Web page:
CHAP. 74. (8.)—PINE-NUTS: THIRTEEN REMEDIES.
with the resin in them, are slightly bruised, and
then boiled down in water to one-half; the proportion of water
being one sextarius to each nut. This decoction, taken in
doses of two cyathi, is used for the cure of spitting of blood.
The bark of the tree, boiled in wine, is given for griping pains
in the bowels. The kernels of the pine-nut allay thirst, and
assuage acridities and gnawing pains in the stomach; they
tend also to neutralize vicious humours in that region, recruit
the strength, and are salutary to the kidneys and the bladder.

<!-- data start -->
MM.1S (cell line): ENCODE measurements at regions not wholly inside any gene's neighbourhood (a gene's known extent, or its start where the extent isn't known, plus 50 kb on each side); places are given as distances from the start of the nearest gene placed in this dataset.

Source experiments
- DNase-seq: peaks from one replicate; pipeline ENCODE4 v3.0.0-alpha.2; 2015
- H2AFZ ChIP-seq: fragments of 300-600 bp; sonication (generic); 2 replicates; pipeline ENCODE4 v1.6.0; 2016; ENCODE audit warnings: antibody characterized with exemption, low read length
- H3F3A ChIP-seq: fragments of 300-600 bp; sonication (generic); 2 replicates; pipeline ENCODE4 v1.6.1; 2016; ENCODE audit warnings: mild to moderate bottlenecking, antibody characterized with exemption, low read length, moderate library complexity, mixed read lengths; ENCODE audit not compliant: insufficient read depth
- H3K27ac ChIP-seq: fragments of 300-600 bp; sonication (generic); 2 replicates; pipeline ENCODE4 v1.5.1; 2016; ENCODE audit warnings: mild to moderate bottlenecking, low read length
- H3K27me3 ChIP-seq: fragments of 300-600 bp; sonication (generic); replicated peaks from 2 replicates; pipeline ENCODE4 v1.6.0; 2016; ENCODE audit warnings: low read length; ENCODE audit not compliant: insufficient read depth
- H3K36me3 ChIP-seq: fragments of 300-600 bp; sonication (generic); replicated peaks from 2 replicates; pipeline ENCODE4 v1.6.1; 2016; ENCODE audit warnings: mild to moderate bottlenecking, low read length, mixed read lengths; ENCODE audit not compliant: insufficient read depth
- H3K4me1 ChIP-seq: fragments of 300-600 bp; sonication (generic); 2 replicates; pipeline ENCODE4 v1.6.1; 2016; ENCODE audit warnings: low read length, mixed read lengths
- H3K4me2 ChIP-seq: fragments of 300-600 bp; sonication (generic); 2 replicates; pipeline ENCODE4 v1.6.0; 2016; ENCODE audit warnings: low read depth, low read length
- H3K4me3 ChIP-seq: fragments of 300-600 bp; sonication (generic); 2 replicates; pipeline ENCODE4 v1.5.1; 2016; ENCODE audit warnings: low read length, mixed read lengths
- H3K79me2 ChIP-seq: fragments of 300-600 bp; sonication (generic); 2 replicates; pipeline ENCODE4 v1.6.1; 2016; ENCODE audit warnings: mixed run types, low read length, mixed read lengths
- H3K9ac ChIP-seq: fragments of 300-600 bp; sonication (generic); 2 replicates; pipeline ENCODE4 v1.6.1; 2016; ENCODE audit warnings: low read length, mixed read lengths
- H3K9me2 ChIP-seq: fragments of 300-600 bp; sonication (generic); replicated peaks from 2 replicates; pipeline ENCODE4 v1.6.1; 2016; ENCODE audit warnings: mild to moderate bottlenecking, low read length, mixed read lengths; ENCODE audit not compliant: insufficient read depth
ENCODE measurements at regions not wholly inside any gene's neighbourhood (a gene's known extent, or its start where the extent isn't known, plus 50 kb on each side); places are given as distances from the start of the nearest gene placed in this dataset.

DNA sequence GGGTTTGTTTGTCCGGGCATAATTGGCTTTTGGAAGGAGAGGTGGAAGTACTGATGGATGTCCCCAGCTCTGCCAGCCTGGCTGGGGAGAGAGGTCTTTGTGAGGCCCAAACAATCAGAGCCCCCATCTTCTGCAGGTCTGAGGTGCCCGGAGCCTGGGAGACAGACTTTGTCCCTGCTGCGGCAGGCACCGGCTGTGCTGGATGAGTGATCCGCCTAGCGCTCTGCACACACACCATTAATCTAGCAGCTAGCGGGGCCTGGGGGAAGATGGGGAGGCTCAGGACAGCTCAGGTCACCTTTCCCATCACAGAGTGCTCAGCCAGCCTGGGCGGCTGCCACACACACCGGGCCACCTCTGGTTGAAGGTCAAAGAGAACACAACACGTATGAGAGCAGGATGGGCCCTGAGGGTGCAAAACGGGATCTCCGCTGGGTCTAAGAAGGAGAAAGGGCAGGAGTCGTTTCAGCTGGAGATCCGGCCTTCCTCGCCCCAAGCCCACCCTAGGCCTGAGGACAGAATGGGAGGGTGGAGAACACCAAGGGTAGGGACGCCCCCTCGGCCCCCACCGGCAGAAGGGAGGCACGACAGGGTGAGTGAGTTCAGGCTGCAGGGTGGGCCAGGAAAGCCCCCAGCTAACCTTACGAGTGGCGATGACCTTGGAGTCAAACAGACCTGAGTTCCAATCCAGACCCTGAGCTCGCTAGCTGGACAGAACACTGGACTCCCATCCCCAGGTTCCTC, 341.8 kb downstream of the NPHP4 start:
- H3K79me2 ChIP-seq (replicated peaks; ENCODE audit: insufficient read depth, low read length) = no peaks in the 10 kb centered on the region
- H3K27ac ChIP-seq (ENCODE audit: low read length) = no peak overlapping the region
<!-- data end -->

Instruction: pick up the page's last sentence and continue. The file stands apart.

They would seem, however, to exercise an irritating effect2
upon the fauces, and to increase cough. Taken in water, wine,
raisin wine, or a decoction of dates, they carry off bile. For
gnawing pains in the stomach of extreme violence, they are
mixed with cucumber-seed and juice of purslain; they are employed, too, in a similar manner for ulcerations of the bladder
having a diuretic effect.